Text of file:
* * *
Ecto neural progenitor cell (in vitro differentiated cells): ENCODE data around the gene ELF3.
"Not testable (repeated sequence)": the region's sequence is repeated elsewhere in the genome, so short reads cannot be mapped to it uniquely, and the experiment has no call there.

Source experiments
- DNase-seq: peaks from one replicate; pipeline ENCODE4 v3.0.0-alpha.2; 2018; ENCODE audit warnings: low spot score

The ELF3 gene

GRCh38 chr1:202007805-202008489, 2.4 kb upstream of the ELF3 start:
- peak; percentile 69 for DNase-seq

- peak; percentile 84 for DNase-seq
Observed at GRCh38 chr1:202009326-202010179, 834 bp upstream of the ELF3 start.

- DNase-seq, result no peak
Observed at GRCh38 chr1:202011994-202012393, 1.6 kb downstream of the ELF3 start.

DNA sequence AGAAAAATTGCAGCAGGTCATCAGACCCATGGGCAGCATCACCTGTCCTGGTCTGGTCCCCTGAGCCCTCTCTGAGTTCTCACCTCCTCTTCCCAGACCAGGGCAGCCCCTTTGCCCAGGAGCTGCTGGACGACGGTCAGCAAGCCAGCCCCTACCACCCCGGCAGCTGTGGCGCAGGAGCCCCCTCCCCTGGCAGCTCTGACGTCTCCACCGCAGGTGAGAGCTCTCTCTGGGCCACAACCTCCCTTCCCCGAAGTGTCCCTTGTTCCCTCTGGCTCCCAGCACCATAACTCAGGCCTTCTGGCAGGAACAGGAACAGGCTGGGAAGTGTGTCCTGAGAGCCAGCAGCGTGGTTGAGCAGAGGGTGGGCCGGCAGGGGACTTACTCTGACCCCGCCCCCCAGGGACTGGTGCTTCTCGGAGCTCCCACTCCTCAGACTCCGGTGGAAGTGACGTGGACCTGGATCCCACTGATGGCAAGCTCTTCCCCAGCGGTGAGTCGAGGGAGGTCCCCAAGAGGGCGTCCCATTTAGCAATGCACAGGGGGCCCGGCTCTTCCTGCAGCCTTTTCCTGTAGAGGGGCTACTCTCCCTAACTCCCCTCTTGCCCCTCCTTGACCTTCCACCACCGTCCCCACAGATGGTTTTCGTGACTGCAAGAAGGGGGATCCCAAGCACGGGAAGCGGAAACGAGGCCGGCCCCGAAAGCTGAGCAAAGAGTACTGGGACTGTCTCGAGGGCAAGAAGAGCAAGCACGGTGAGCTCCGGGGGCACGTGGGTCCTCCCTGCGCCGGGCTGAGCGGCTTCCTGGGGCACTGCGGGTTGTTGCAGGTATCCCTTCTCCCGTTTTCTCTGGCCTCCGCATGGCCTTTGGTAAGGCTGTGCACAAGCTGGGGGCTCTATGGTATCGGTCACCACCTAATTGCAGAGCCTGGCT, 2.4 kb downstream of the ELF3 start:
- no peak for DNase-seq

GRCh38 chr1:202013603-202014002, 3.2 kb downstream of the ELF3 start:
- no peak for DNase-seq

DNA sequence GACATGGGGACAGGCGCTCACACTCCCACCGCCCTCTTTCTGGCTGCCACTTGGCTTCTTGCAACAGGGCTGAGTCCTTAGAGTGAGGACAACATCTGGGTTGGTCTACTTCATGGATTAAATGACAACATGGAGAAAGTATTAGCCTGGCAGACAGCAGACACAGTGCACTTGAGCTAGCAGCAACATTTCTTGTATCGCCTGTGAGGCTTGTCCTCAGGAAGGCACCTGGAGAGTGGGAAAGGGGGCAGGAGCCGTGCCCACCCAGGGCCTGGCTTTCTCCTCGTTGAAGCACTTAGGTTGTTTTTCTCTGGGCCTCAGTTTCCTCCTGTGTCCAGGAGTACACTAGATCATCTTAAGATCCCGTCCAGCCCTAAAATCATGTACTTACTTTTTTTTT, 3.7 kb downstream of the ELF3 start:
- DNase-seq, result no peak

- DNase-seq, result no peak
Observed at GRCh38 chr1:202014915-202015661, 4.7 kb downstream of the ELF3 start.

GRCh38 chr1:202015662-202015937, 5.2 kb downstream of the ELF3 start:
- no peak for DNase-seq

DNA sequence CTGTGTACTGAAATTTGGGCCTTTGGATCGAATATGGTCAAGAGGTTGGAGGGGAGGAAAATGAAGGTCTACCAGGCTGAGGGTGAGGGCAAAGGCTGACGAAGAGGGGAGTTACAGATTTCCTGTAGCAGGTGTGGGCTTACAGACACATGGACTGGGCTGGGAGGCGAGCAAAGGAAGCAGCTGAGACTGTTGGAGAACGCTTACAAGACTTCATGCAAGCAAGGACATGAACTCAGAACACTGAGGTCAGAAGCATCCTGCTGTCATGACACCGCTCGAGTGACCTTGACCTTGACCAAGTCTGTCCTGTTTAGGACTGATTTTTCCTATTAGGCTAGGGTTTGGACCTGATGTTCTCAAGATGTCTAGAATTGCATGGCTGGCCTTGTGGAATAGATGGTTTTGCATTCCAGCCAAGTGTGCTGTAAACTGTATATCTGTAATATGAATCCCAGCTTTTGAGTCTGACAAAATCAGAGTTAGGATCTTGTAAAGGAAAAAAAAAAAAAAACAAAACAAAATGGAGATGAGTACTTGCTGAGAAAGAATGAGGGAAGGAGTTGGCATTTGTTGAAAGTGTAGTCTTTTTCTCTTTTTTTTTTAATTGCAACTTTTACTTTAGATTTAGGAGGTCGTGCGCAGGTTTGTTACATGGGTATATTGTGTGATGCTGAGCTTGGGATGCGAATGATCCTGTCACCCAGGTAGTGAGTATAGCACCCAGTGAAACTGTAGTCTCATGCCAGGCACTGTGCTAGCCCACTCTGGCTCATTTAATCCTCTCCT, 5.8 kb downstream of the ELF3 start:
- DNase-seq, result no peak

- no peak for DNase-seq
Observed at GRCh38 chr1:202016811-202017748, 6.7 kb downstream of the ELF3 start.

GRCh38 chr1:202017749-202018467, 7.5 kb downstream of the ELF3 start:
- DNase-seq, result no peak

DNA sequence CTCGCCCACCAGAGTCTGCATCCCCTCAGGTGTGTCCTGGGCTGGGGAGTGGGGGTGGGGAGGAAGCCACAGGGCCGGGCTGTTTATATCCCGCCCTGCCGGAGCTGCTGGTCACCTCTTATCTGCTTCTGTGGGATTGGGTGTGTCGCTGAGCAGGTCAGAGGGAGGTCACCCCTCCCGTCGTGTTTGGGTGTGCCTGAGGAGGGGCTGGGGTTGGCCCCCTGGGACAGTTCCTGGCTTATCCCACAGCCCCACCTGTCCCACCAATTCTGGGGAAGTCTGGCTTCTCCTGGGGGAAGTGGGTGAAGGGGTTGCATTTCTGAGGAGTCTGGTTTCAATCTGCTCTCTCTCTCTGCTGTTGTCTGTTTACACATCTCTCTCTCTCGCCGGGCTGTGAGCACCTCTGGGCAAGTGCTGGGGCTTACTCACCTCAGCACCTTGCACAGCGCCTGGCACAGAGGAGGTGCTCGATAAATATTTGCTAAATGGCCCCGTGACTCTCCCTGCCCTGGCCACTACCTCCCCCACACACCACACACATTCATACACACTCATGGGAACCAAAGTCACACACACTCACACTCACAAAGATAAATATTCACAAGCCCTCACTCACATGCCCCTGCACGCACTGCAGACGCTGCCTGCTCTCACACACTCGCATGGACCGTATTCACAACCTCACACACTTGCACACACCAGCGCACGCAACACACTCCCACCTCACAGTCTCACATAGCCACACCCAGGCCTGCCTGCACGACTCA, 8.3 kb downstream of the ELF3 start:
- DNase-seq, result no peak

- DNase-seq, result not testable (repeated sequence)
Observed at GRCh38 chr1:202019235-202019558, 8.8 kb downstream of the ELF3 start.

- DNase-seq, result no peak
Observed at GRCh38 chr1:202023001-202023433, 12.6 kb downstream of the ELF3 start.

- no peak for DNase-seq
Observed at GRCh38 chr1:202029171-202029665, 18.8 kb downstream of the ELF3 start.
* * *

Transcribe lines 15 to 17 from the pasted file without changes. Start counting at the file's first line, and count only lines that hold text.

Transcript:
- no peak for DNase-seq

DNA sequence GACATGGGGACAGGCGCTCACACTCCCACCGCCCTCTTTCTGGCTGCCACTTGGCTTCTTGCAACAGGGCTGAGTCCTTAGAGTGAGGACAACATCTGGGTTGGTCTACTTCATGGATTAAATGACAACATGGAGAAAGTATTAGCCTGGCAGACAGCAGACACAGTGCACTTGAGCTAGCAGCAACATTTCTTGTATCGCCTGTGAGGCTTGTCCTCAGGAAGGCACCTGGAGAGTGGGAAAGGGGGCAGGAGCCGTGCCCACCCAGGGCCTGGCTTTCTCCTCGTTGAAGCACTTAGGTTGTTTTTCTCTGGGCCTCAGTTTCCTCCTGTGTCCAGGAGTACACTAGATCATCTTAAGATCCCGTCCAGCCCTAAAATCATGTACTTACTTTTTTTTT, 3.7 kb downstream of the ELF3 start:
- DNase-seq, result no peak